The Customer Experience

Ring, Ring!

Calling Customer Support can be a painful experience. After you get through the automated system you end up speaking to a person half a world away. Often you can barely understand the person and even “if” you can get your problem fixed it is always frustrating.

In contrast take a look at the popular online retailer Zappos. Touch one button on the automated system and you are talking to a real person. I had to return a backpack yesterday and talked to John at Zappos. Not only did he handle the return, he also helped me find the correct color backpack (my teenagers are very picky). The process was painless and enjoyable.

Great customer service is just one of the reasons Zappos owns the customer experience. Who answers your phones?

Two Roles, That’s It Kid


If you really think it through, there are only two roles within any Company’s organization:

  1. Sales; and,
  2. Sales Support.

If you’re truly a Customer-Centric organization, then there quite simply can’t be any other role within your Company.


If you do have other roles, then you’re a product-centric company.

Everyone in your organization ultimately touches the product (service), the process, and definitively affects the Customer’s Experience.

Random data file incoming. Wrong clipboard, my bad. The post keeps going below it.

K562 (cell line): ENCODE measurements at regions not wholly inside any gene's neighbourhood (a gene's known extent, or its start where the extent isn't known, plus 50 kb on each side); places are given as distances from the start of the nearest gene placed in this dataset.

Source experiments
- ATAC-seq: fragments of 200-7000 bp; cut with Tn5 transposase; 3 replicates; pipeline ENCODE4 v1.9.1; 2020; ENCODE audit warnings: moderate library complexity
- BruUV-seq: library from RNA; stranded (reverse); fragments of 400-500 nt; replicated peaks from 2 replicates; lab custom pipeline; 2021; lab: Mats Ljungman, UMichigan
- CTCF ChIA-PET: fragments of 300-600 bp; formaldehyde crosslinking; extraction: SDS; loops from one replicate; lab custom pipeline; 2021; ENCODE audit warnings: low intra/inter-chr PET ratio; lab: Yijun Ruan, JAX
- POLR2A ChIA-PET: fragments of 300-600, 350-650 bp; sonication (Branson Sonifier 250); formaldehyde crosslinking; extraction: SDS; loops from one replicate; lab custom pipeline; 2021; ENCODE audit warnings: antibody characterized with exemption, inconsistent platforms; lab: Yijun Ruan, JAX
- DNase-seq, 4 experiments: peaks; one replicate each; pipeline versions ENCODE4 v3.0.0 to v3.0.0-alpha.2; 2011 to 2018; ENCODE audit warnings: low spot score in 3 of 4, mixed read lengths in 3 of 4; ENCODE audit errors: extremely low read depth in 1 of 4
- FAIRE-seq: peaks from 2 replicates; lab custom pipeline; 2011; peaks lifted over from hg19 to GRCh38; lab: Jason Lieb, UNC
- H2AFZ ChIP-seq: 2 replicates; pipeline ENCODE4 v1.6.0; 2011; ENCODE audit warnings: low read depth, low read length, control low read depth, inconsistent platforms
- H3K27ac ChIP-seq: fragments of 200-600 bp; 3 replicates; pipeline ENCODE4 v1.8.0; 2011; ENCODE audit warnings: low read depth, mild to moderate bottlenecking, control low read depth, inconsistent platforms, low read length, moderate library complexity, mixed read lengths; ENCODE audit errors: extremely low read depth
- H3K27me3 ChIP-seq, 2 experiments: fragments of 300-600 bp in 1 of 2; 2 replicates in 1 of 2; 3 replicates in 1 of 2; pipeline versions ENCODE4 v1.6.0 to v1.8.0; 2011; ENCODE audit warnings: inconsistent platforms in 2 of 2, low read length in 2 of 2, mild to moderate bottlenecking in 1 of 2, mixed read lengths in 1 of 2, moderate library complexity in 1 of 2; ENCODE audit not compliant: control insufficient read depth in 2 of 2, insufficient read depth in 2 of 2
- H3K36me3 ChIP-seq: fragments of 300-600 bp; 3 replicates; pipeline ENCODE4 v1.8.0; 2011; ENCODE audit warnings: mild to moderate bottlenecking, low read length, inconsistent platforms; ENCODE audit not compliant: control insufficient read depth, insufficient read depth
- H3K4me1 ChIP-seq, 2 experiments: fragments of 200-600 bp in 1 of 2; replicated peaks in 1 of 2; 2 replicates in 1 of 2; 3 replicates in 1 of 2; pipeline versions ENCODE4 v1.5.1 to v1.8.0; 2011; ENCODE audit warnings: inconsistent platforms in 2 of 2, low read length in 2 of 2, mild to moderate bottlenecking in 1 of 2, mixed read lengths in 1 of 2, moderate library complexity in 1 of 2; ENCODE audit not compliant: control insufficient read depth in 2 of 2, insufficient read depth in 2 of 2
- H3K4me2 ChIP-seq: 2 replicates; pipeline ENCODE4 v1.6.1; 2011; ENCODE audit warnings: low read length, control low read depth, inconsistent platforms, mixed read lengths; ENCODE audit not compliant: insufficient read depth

It’s about a different paradigm: focus on your products, or focus on how your Customers EXPERIENCE your products.

How To Enchant Your Customers

Here’s a great post from Guy Kawasaki… the #1 below is my favorite:

I love to do business with small businesses—in-store, online, for myself, for others, for pleasure, for work—it doesn’t matter to me. I love to find great products and services made by entrepreneurs who are trying to change the world. And I love to help small business owners because they aren’t flying around in corporate jets and lunching with investment bankers. American Express’s idea for Small Business Saturday is a marvelous one, and I’d like to help out by them explaining 10 ways that small businesses can enchant their customers.

  1. Put likable, competent and passionate people on the front line. I prefer to interact with employees who smile, know what they’re talking about, and love what they sell. However, companies often put the lowest-paid, least-experienced employees behind the counter or at the front desk and hope for the best. This doesn’t make sense. Ask yourself this question: Is the first impression of my business a good one? Because if it’s a bad one, it may also be the last one.

Continue reading the rest of Guy’s post HERE.